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She lived in a house that was, you know, no running water and no heat.

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She realised, "I might've had it really good where I was,"

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but she was so determined to do what she wanted to do.

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In 1962, she had her second daughter, Jackie.

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When my mum was married to my dad,

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he would just take whatever job he could find. I think he and my mum fought quite a bit.

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Um...we weren't living in the best of conditions.

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To make ends meet, she started training as a beautician.

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In 1963, they moved to Memphis.

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They rented an apartment in a seedy part of town. Wynette got a job as a barmaid.

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She had never even been inside a bar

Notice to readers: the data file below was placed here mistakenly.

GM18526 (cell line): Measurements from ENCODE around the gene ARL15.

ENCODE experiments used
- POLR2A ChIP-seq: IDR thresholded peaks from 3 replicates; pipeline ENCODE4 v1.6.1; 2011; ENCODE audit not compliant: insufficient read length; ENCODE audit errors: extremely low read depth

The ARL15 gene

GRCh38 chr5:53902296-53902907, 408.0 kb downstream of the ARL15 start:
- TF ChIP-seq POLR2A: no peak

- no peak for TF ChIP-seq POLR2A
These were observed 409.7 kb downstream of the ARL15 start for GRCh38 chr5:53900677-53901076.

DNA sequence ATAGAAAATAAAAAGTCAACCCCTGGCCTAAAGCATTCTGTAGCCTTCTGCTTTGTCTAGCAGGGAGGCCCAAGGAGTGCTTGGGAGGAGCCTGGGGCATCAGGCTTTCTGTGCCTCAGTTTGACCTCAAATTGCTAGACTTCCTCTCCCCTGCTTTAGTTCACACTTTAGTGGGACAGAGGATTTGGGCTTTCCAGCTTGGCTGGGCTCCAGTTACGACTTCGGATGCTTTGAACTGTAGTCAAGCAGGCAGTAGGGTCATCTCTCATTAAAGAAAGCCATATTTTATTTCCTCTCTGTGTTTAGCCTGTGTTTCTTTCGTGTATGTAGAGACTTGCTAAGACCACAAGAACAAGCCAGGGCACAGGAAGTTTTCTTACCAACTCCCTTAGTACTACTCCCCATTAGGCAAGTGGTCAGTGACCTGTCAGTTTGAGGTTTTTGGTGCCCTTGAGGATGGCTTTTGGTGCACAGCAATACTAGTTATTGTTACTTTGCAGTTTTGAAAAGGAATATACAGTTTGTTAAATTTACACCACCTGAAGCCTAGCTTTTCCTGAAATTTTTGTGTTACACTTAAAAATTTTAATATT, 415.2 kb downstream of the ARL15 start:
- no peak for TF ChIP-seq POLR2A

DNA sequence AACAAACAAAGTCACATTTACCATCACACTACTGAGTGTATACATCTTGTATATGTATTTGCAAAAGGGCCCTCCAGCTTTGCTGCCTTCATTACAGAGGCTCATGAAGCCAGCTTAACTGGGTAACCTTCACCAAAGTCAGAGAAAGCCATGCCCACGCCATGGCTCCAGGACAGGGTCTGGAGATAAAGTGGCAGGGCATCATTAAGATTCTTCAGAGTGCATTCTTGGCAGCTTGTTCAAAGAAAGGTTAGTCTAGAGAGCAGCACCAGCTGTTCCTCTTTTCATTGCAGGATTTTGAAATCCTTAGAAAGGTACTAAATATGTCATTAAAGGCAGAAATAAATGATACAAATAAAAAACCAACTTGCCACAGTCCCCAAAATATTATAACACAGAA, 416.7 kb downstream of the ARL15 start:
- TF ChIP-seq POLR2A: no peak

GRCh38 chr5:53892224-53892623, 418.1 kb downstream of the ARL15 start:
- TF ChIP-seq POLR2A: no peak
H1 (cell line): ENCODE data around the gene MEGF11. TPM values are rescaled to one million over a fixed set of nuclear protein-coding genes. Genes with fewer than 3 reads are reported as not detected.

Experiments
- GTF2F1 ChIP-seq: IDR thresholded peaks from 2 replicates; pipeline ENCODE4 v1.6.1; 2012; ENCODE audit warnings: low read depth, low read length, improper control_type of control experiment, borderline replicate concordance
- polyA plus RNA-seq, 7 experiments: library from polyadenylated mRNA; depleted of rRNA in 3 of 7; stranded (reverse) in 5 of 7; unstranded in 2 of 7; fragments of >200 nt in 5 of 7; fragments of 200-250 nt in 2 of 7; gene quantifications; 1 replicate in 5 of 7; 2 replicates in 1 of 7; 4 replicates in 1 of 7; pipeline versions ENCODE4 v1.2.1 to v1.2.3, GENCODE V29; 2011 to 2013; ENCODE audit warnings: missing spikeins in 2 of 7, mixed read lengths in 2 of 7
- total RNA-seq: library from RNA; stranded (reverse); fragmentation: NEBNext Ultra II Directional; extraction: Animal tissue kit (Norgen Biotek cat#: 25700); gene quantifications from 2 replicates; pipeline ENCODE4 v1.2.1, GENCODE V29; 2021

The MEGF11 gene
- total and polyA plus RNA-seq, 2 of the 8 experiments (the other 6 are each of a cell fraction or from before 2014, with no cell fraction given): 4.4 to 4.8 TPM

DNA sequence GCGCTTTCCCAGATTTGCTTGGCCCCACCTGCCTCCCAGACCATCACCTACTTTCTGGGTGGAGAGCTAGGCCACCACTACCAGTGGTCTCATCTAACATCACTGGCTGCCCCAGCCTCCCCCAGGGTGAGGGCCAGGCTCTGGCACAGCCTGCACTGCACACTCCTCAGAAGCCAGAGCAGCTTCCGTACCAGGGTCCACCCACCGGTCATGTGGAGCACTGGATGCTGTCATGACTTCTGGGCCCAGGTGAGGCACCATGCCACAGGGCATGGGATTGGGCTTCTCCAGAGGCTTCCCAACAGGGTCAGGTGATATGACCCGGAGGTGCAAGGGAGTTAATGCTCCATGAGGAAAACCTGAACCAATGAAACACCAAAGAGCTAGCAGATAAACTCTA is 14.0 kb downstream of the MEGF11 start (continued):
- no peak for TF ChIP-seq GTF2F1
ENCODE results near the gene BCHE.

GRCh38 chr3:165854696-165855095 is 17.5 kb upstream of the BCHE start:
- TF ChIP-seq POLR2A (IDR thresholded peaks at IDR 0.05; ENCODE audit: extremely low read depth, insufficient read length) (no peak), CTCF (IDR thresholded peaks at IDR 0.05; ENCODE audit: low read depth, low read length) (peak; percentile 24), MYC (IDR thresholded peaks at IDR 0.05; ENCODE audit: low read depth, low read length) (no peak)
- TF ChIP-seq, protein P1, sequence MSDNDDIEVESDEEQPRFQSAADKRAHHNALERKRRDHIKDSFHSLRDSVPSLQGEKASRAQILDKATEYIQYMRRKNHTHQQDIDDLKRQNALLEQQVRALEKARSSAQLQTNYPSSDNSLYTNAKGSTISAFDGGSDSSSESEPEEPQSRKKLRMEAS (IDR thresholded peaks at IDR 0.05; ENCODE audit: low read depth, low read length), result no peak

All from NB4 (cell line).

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because she was raised by people who did not drink at all.

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It was against their religion. The couple who owned this place

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allowed her to sing for the customers,

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which is the first time she'd sung anywhere except in church.

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PIANO INTRO

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# When the sky turns to silver

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# Just before dark

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# And the night comes to haunt me again

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# When gone is the memory

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# Of a sadness like mine

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# Sing me a lonesome song... #

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For the first time, she thought she might make it as a singer.